This year has already seen so many legends leave us, and now we must say goodbye to the iconic songwriter’s songwriter: Leonard Cohen. The news came that the 82-year-old had passed away via Cohen’s Facebook page Thursday (November 10) night. Although the prolific musician boasted a career that spanned decades, according to his son and producer, Adam Cohen, his father considered his latest album, You Want It Darker, “one of his greatest records.” The Talkhouse would have to agree.
The Talkhouse Music reached out to its contributors for their thoughts on Cohen’s passing. We will update this post as more remembrances come in. Please feel free to share your own in the comments below.
— Brenna Ehrlich, Talkhouse Music Editor-in-Chief
Losing Leonard Cohen, November 2016
Today I was born into a world that seems to be sinking further away from the light of humility and grace. Losing Leonard feels like we’ve finally got the check from the waitress, telling us that we’d better get out, that it’s closing time. My first thought after waking up, learning my gentleman-hero had died, was: “He and a President Trump simply couldn’t exist in the same reality,” dismissing my knowledge of his long-term health issues, recent allusions to the end and the overall absurdity of the notion that his music couldn’t continue to kick the shit out tyranny and hatred.
I don’t think it’s necessary for me to list his accomplishments, influence or try to feel that I deserve to speak with any authority. Leonard was always pretty economic with his words so I think being direct is probably fitting. I’m just here to remind everyone today that you shouldn’t feel sad, but heartened. What Leonard Cohen revealed to so many will be more valuable now than it has ever been. Let his death lead to a resurgence of his work and let his work be a tool.
Alongside Leonard, we can continue our work building a world of beauty and grace. His passing is a call to all artists and citizens of the world to submerge yourself in passion and not be distracted by the information-fires lit by the fascists of complacency.
I love you, Leonard Cohen.
— Ian O’Neil (Deer Tick, Happiness)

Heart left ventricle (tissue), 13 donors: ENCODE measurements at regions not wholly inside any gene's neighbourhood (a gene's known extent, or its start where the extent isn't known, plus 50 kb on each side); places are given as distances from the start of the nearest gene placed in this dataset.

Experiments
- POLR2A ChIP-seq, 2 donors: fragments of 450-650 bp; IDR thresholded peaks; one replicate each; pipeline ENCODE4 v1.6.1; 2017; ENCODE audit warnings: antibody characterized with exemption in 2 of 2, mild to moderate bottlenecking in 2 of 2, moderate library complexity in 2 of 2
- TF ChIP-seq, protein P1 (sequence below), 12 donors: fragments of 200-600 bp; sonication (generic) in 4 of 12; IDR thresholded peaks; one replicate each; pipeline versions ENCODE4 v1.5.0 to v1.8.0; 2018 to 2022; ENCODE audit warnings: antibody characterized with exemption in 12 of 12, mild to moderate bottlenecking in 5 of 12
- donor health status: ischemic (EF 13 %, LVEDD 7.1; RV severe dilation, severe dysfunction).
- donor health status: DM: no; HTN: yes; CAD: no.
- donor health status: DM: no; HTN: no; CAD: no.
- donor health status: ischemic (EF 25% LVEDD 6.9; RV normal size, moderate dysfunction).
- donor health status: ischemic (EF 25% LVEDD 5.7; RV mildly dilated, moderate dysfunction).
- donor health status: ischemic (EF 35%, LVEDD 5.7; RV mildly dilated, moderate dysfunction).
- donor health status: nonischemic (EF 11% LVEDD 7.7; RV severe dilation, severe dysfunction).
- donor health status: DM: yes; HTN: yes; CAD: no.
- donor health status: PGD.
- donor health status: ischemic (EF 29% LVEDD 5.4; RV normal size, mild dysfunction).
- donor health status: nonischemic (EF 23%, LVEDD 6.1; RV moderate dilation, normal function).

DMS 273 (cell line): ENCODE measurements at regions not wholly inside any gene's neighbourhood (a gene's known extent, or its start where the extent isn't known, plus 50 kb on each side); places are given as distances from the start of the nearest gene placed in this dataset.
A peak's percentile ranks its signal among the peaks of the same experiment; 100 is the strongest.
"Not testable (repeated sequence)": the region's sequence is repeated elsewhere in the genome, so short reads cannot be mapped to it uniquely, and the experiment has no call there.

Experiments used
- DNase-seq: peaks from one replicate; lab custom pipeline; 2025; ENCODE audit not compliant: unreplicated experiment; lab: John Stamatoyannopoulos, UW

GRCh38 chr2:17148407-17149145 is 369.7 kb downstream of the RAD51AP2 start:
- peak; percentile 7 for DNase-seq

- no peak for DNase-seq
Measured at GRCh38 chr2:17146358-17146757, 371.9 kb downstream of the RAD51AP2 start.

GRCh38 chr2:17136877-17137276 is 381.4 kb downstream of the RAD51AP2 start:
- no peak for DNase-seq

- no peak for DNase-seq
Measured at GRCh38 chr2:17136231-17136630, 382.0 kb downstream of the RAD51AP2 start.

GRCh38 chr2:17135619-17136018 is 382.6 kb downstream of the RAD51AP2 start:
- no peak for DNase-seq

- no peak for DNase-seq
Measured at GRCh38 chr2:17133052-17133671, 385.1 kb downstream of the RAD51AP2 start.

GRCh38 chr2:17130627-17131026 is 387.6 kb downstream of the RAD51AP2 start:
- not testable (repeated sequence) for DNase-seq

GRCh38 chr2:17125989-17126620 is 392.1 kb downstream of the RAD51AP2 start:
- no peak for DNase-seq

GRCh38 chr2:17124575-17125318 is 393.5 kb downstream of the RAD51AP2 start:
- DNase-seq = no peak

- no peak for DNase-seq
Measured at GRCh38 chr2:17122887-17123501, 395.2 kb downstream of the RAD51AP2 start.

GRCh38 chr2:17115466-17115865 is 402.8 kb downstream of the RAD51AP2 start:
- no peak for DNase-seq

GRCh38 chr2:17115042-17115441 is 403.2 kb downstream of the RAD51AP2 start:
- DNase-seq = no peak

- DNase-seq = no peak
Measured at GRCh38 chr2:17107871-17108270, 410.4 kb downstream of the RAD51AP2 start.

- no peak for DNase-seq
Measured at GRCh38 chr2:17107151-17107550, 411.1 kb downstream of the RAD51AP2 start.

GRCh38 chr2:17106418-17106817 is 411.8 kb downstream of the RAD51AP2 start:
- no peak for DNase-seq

In my early twenties, when everything was a possibility, I would go down to my friend John’s dingy apartment on Bim Street and get high. We smoked out of a blue pipe shaped like a mermaid. Her tail was broken. This is where I first heard Songs of Leonard Cohen. I didn’t think much of the cover; Cohen looks as much banker as poet. The graphic that spells his name makes a failed attempt at hip. The painting on the back though: a beautiful, blank young woman in flames, her wrists bound in broken chains. This was also a self-portrait, it seemed to me, of the obverse. Of the feminine. Of the interior self. (I now know it’s an image of the Anima Sola, or lonely soul, in purgatory.) John dropped the needle on “Suzanne.”
“She shows you where to look among the garbage and the flowers.” It’s a lyric, like so many of his lyrics, that continues to reveal itself to me.
Leonard Cohen worked with a limited instrument. His plain baritone delivered all manner of wonder. It’s no surprise at all that other people — Judy Collins, John Cale, Jeff Buckley — made hits from his material. He wrote songs, not performance pieces. Sturdy melodies and extraordinary messages. Years later, my friend John defined the role of artist for me, and it’s the best description of Leonard Cohen I can give: he was midwife to the Unmanifest. May he continue to startle our imaginations.
— Tom Maxwell (Squirrel Nut Zippers)
I can’t fully explain in words what an inspiration Leonard Cohen has been to me, but I’ll give it a try. Songs of Leonard Cohen was heavy rotation in my house throughout my early childhood, and it haunted me. The image on the back of Anima Sola in Purgatory, the eerie voices and solemn sounds of “Suzanne”…I wouldn’t say I liked it, exactly…but it caught my ear.
Then, in my late teen years, I discovered his music in earnest and became obsessed. I tried to learn how to write songs by learning literally every one of his songs. I studied his work, read his poetry and novels, and listened incessantly. I’ve never stopped.
In the late ’80s my dad’s girlfriend was a close friend of LC so he would occasionally call our house and leave amazing messages on our answering machine, which my dad always saved for me. Then, in 1990, at the peak of my fandom, he surprised me with this letter of congratulations on the release of Blake Babies Earwig album. Yes, he sent one to Dylan! This is how you completely blow the mind of a 22-year-old kid just finding his way as a songwriter. His work has meant so much to me. I am heartbroken on his passing but deeply grateful for the influence, joy and inspiration his work has brought me.
— John Strohm (Blake Babies, the Lemonheads)
Leonard Cohen, like Bob Dylan, was a great Jewish sage, but one moved by love more than anger. His panoramic wisdom forgave, although it never turned a blind eye. The bleakness of human existence made him compassionate, not vengeful. And he made you cry.
Just before my gig in Atlanta last night, Emma Swift told me that Cohen had just died. I could certainly believe it, just as I could believe the Republican victory in the election, but I have yet to process or accept either.